Every issue of Ultimate Motorcycling has challenges, though some are more difficult than others. Sometimes it’s the weather. Other times a motorcycle doesn’t show up on time. Occasionally, someone is late with a story. However, every month since the odometer clicked over to 2006, I’ve managed to piece together a reasonably coherent facsimile of a motorcycle magazine.
Getting this issue together was a bit more worrisome. In November last year, I was approaching the iconic Second Los Angeles Aqueduct Cascades in the Newhall Pass at the north end of the San Fernando Valley, and I noticed that it didn’t quite look right. A quick left/right comparison revealed a fogginess in my left eye. Well, that’s not good. I thought it might have been a side effect of the immunotherapy treatment I had gotten for cancer.
I went to the optometrist to have it looked at—I needed a new supply of contact lenses, too. He performed an exam and determined that I didn’t have cataracts or any problem he could detect. He asked me if I’d like to get some sort of diagnostic scan, but warned me it would cost $75.
I laughed to myself at that. Yeah, my left eye is foggy, and I can’t figure out why. Heck, I would have paid $7500 for a test to determine what was wrong. As I’m sure yours are to you, my eyes are an essential part of my daily life.
His diagnosis of the problem was that I had a macula membrane growing over the retina, causing the fogging. He opined that it might go away on its own, or it might take some sort of medication. He said he would have an ophthalmologist call me for an appointment—a call that never came.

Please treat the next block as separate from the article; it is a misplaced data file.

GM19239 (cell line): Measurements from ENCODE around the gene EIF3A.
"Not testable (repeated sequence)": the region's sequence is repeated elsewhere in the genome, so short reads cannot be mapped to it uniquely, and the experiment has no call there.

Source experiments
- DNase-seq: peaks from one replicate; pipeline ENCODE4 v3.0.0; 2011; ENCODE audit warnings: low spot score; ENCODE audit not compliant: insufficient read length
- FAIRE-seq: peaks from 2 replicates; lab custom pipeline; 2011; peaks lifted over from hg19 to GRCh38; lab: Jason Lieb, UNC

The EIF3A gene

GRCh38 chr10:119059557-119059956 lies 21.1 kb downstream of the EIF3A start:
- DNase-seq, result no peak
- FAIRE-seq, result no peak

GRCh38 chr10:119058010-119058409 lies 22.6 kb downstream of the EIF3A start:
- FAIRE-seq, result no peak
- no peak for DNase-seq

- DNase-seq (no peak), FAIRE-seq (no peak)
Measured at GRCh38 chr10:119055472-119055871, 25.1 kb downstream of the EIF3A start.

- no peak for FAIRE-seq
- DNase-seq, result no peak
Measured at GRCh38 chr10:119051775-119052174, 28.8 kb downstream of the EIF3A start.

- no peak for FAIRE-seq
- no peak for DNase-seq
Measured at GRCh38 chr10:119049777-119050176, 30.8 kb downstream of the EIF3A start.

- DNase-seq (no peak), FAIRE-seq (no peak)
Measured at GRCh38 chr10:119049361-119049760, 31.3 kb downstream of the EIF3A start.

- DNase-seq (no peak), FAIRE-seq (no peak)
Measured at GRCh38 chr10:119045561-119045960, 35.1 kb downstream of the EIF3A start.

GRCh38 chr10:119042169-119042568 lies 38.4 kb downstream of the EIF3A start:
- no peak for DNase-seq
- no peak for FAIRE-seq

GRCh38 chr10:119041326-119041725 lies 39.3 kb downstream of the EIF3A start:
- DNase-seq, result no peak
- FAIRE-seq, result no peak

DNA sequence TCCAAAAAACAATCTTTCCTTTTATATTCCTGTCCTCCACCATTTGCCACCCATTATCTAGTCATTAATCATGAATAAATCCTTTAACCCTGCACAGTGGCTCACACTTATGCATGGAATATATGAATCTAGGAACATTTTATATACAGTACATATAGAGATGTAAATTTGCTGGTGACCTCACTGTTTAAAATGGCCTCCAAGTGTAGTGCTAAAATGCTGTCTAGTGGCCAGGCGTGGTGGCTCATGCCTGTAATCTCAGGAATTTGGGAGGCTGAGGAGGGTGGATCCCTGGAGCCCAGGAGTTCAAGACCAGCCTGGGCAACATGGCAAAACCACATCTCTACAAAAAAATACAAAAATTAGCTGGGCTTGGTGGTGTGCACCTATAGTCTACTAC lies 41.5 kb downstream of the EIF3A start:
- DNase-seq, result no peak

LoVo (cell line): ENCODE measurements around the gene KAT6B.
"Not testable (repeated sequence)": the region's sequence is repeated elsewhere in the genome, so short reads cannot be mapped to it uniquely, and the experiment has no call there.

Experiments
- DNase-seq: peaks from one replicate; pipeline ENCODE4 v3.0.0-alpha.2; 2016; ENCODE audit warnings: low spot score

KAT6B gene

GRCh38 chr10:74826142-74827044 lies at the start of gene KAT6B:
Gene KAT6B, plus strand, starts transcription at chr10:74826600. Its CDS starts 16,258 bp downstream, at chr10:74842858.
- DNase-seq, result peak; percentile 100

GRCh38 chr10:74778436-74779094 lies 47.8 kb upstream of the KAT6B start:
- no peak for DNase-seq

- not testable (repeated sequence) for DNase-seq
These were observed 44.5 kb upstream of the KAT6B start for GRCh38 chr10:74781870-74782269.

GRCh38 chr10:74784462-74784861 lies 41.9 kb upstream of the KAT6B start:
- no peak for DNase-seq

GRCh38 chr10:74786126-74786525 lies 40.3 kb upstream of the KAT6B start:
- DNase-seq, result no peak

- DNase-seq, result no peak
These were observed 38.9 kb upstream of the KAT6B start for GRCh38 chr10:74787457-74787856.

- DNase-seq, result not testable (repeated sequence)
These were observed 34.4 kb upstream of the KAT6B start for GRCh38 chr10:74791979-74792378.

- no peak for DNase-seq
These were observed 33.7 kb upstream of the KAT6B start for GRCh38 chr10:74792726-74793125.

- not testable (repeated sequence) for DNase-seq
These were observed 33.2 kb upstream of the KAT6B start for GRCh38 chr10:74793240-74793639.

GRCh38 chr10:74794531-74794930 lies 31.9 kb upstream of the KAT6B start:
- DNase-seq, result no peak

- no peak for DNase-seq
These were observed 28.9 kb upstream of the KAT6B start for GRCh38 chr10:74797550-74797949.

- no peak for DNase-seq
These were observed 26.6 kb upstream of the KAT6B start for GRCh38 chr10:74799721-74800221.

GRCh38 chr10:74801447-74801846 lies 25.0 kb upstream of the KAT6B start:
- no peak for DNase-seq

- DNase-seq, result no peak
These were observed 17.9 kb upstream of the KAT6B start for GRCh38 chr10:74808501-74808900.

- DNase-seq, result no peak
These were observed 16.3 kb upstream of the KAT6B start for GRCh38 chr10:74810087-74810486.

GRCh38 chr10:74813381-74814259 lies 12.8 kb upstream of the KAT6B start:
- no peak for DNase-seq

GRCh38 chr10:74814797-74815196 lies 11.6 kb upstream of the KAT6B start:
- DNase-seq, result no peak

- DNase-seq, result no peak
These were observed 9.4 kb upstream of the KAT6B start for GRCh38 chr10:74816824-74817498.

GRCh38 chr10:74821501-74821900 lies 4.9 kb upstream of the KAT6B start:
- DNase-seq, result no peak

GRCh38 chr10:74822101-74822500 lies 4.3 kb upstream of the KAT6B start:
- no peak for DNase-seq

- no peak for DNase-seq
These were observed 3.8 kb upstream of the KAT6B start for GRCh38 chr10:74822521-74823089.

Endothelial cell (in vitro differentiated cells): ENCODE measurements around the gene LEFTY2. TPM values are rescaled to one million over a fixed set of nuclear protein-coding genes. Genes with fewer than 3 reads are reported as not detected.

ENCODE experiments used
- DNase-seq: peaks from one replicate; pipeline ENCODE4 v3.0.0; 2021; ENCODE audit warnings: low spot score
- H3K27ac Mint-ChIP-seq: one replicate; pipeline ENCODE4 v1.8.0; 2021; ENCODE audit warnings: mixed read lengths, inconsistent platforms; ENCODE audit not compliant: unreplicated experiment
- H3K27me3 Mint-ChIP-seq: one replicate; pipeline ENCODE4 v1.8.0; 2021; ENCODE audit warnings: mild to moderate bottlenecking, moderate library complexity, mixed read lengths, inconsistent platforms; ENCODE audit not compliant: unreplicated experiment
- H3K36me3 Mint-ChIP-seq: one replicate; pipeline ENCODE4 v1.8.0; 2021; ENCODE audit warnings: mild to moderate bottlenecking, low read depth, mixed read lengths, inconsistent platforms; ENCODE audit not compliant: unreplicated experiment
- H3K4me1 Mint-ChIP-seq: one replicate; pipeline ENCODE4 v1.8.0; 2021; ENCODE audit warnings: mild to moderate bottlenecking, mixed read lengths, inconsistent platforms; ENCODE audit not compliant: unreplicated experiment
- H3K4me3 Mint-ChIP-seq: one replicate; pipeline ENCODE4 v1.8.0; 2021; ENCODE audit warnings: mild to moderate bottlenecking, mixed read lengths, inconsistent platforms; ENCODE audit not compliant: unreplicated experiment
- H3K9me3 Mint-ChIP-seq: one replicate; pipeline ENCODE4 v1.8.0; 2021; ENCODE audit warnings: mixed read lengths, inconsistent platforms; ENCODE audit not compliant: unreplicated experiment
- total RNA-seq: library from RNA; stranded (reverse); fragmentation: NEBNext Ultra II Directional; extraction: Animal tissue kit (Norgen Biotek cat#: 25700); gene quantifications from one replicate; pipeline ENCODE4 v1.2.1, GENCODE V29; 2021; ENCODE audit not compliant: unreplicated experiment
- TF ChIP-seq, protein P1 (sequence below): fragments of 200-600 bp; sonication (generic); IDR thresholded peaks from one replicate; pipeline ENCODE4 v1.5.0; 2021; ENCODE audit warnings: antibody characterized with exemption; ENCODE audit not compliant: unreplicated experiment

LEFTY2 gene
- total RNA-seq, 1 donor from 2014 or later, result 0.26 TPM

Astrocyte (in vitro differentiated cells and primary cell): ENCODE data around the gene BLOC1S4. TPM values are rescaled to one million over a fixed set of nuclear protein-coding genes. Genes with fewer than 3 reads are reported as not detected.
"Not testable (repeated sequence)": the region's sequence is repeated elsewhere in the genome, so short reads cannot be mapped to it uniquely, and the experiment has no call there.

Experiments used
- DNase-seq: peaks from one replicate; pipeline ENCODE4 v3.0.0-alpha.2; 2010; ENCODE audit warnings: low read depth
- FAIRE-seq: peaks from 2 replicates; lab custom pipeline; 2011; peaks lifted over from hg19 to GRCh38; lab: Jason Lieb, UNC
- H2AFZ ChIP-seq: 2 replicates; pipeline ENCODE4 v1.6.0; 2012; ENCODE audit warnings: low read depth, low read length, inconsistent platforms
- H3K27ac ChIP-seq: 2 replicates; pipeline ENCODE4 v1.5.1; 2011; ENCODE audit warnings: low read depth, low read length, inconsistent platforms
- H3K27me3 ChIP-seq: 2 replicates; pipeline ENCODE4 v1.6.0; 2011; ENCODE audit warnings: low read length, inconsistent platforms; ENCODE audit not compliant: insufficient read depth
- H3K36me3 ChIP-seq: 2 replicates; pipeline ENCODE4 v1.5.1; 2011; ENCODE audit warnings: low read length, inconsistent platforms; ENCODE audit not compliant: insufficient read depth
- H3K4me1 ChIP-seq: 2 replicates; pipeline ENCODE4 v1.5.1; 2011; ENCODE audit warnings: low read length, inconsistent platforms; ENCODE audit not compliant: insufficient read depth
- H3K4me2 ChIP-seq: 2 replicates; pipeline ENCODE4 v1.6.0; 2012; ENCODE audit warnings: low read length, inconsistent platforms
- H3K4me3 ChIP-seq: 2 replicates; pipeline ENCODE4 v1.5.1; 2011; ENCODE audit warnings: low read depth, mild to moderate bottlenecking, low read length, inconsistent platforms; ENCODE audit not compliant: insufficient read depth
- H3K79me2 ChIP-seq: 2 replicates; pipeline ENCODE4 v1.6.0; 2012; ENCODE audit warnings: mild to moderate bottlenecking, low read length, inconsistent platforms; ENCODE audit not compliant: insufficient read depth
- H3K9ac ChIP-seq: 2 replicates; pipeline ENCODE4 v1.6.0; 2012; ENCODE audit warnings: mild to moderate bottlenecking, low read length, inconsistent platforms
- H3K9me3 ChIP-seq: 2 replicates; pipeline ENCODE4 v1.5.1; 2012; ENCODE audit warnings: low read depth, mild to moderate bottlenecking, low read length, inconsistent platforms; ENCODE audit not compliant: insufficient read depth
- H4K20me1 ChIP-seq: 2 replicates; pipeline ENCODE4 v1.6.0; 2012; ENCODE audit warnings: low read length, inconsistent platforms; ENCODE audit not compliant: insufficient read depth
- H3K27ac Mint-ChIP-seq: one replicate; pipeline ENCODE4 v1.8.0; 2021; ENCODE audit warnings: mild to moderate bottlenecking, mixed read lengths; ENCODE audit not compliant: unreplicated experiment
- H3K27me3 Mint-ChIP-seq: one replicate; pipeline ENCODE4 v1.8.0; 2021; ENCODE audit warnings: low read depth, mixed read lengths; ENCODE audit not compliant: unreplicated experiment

I went with the “It will go away on its own” observation, which has usually worked for me in the past, including the side effects of immunotherapy.
However, this time it didn’t go away. The problem became less manageable when my left eye started magnifying everything about 20 percent larger than my right eye. It was double vision, but not as you usually think of it—left to right. Instead, the double vision was front-to-back—very strange.
When I finally threw in the towel and decided my malady wasn’t self-correcting, I ended up in the offices of Dr. Tara A. McCannel at UCLA Health—the same organization that helped me out with my exceedingly rare desmoplastic melanoma.
I was in the big leagues now. She’s the Director of the Ophthalmic Oncology Center at the UCLA Stein Eye Institute of the David Geffen School of Medicine at UCLA. She is also a leader in developing new treatments for ocular melanoma—something I would have been worried I had, if I were smart enough to know it existed.
She had a look, and some tests were performed. The results weren’t as dramatic as ocular melanoma, fortunately. Instead, as she calmly and clinically explained, I had a wrinkled retina, which I had never heard of.
The good news was that I noticed it fairly early, so her prognosis was that it could be completely fixed, and I’d have normal vision restored.
With continued calm, she described the treatment. I can’t replicate her matter-of-fact description of the process, but it involved cutting into my eye, draining out the vitreous humor, and sticking some tools in to remove the unwanted membrane and smooth out the retina. Then, she fills the eyeball with saline, stitches up my eye, and sends me home with an eyepatch—aye, matey! Sounds simple.
As you can imagine, I was a bit concerned about my participation in this “routine” surgery. I was told that I wouldn’t get a general anesthetic and I would be conscious for the surgery. That did not sound like a good day.